Scores of Ponsonby homeowners forced out of their properties when a nearby school fire contaminated them with asbestos are still waiting to go home more than a month on from the blaze.

Act MP Simon Court, who has taken up the homeowners’ cause, said the delay was partly due to the failure by any Government body to step up and adequately co-ordinate the clean up.

But more alarmingly it had also risked exposing residents to health risks because, weeks later, asbestos was still being discovered in public areas earlier deemed low risk by health teams, he said.

That included commercial buildings and homes in a second street, previously thought to have been at little risk of contamination.

The discovery of more widespread contamination came after Ponsonby Intermediate School erupted in a “ferocious” fire on December 8.

The fire flared in the school’s roof as multiple explosions sent smoke billowing and carrying asbestos more 100m down a neighbouring street.

A day later, Auckland Regional Public Health teams advised 12 homeowners to leave their properties until they were cleaned, while telling all other residents their homes were considered low risk.

But Court said the advice and clean-up response from the Ministry of Education, Auckland Regional Public Health and Auckland Council was so bad it potentially left them open to being sued.

“I am concerned that the public health risk to the wider community has been poorly assessed and insufficient action was taken,” he said.

All three government bodies have been approached for comment.

However, Auckland Regional Public Health RPHS medical officer of health Dr David Sinclair last month said the risk to people in the neighbourhood continued to be low.

“While asbestos is known to have damaging health effects, this usually occurs after high-level exposure over long periods of time,” he said.

Straight after the fire, health officials told residents in 12 homes closest to the school, they should avoid staying there until the properties were cleaned up.

But Court questioned how health officials could know only 12 homes were affected without doing scientific testing.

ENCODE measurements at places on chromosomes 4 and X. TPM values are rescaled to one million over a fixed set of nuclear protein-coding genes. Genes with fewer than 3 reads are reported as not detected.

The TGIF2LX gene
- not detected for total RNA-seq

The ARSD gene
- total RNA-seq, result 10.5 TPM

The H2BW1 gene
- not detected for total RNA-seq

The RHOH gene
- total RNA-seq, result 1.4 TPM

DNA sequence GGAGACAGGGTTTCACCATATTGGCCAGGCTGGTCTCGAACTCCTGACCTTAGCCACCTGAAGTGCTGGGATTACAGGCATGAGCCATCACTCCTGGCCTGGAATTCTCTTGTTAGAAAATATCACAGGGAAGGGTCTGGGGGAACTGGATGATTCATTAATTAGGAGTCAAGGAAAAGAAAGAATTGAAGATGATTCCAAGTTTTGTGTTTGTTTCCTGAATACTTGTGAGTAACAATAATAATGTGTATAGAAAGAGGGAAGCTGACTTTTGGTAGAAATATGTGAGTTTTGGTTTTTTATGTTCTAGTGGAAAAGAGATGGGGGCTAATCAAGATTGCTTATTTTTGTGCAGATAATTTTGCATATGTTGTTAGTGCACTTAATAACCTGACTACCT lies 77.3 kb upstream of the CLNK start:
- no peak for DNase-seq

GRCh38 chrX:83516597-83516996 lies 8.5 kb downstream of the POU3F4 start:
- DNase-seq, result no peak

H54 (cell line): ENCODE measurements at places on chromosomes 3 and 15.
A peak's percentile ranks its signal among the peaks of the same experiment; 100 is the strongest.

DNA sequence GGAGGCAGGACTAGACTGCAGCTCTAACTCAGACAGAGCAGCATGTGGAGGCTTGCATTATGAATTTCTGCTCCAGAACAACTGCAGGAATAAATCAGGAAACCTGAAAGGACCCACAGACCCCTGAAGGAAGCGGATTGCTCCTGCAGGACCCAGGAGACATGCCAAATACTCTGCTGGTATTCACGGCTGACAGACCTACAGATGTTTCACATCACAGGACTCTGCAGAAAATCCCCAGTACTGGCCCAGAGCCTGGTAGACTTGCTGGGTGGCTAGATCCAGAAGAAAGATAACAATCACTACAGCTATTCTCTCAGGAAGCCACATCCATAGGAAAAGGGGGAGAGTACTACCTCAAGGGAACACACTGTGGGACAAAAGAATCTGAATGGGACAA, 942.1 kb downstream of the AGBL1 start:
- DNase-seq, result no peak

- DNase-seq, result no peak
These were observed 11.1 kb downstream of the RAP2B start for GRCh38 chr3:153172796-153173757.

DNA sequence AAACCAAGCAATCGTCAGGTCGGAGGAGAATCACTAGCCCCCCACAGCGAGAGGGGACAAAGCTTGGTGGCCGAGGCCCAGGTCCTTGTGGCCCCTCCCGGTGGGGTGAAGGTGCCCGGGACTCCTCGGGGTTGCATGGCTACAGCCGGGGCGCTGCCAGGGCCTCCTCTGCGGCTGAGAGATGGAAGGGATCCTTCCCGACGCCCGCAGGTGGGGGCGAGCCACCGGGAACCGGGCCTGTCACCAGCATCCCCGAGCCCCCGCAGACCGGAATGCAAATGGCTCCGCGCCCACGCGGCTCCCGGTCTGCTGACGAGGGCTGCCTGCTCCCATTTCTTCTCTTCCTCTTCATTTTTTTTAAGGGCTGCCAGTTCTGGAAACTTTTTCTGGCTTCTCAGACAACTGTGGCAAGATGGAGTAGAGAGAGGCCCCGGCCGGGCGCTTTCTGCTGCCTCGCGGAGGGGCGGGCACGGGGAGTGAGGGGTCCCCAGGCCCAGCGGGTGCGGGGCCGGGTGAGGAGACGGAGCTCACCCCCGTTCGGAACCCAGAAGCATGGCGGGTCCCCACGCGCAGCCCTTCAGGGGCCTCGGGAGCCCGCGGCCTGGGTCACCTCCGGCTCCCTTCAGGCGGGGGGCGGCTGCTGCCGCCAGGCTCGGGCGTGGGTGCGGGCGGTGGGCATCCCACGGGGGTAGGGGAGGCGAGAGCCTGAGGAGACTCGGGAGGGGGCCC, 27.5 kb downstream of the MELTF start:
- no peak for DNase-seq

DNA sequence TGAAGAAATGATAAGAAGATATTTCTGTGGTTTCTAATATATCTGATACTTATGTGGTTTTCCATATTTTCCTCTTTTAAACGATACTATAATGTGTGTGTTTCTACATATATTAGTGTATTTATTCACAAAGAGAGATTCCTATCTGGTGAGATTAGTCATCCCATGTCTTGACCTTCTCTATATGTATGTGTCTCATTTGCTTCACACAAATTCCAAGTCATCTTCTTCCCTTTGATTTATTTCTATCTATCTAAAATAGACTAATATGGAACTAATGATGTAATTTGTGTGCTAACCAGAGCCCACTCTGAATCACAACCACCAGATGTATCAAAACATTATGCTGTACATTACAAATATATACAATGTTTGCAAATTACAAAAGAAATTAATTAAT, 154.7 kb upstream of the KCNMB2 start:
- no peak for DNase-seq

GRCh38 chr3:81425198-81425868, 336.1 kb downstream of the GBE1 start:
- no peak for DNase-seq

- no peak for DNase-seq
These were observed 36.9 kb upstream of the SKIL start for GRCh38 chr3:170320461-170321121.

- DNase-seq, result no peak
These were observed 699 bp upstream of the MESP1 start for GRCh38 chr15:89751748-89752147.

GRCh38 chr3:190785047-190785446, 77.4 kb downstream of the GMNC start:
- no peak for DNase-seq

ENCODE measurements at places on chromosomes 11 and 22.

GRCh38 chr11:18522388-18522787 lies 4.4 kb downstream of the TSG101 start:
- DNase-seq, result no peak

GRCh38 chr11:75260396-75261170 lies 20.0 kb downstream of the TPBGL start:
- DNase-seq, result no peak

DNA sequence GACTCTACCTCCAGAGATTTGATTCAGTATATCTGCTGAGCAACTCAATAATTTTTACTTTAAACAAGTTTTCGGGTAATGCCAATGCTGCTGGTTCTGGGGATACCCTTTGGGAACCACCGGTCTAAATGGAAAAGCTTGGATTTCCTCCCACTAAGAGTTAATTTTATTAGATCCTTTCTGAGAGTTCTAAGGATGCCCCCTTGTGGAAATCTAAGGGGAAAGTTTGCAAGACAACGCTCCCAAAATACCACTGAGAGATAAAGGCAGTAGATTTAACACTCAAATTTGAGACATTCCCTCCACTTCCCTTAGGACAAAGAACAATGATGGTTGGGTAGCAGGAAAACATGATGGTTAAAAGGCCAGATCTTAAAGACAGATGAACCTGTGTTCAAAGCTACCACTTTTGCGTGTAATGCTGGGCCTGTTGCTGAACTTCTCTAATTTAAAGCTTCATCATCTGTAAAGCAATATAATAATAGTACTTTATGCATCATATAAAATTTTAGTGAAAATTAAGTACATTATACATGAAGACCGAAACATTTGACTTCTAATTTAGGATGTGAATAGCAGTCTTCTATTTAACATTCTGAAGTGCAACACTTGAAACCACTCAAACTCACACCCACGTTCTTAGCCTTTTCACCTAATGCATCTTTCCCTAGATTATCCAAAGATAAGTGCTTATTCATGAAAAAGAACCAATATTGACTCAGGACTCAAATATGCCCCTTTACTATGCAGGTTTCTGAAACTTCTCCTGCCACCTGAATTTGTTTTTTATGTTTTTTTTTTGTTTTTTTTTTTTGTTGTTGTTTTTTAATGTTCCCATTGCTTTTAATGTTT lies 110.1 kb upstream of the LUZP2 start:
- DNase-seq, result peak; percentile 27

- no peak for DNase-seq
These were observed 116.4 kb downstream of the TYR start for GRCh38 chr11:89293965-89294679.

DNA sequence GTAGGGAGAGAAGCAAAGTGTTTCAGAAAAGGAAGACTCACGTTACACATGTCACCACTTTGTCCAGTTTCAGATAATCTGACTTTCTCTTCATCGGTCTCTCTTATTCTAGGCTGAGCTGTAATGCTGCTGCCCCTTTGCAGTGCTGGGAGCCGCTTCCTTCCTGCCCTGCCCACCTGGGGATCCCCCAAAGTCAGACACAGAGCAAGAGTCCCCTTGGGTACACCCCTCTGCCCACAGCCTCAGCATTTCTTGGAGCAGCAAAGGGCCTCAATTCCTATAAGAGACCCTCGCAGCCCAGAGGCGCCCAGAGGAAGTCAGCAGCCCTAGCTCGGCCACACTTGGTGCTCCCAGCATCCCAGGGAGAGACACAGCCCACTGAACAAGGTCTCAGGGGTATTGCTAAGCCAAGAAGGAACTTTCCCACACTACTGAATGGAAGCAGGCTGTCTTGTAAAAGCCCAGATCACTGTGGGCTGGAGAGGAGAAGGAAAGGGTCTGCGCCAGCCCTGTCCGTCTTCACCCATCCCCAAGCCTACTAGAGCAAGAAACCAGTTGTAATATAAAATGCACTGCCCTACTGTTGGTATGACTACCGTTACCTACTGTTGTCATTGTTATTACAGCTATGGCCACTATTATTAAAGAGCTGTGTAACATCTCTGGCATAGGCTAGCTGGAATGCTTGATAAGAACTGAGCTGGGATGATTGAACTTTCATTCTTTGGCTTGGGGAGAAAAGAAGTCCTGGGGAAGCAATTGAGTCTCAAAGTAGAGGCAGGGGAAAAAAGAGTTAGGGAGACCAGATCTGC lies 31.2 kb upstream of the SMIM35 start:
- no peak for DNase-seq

A leaflet dropped in letterboxes also advised residents to bag and bin “clippings from the first lawn-mow after the fire”.

Young dad Charlie Thatham from one of the affected homes took that to mean he should mow his lawns, but was later told by an independent expert that was the worse thing he could have done.

Auckland Council also said on December 19 last year that specialist contractors were expected to begin removing asbestos debris from nine affected homes in the coming days.

“The insurance companies for the houses will be working with residents on the timetable for their return. The Ministry of Education also has insurers involved in this process,” the statement said.

“Auckland Council and ARPHS are considering the results of investigations by the insurance companies’ loss adjusters, and assessing any remaining risk. WorkSafe is also required to approve any planned remediation work.”

But the Ministry of Education had not appointed an independent consultant to oversee the clean-up operation and ensure it was co-ordinated so the risk of cross-contamination from separate clean-up operations was minimised, Court said.

Instead, it was the homeowners’ private insurance companies that had been left to co-ordinate the clean-up between, despite the fire taking place on Government property.

“If it was you or I and we owned a business and our business contaminated the neighbours’ properties, we would be working really hard to determine what the extent of it was and then going all out to ensure we minimise the risk to people,” Court said.

“But also minimise our liability.”

The Ministry’s actions combined with Auckland Regional Public Health’s health advice could leave the government exposed, Court said.

“If we’d given that advice to employees as a business owner we’d be liable to prosecution,” he said.

“What the public health service recommended is unsafe and doesn’t meet the minimum standards that Worksafe would apply.”

Resident Jane Sundstrum, meanwhile, still faces weeks before she can get back into her home.

Due to the insurance companies expanding the search for asbestos contamination in other properties, the clean-up operation on her badly affected home had been delayed.

That meant assessors were still deciding which parts of her home needed replacing, including potentially the carpets and furnishings.

But with supply chains backlogged as a result of the Covid-19 pandemic, replacement furnishings could take even longer to be brought in.

“We don’t know how long it will take,” she said.

“It is one thing to pull everything up, it is another to make it habitable again.”

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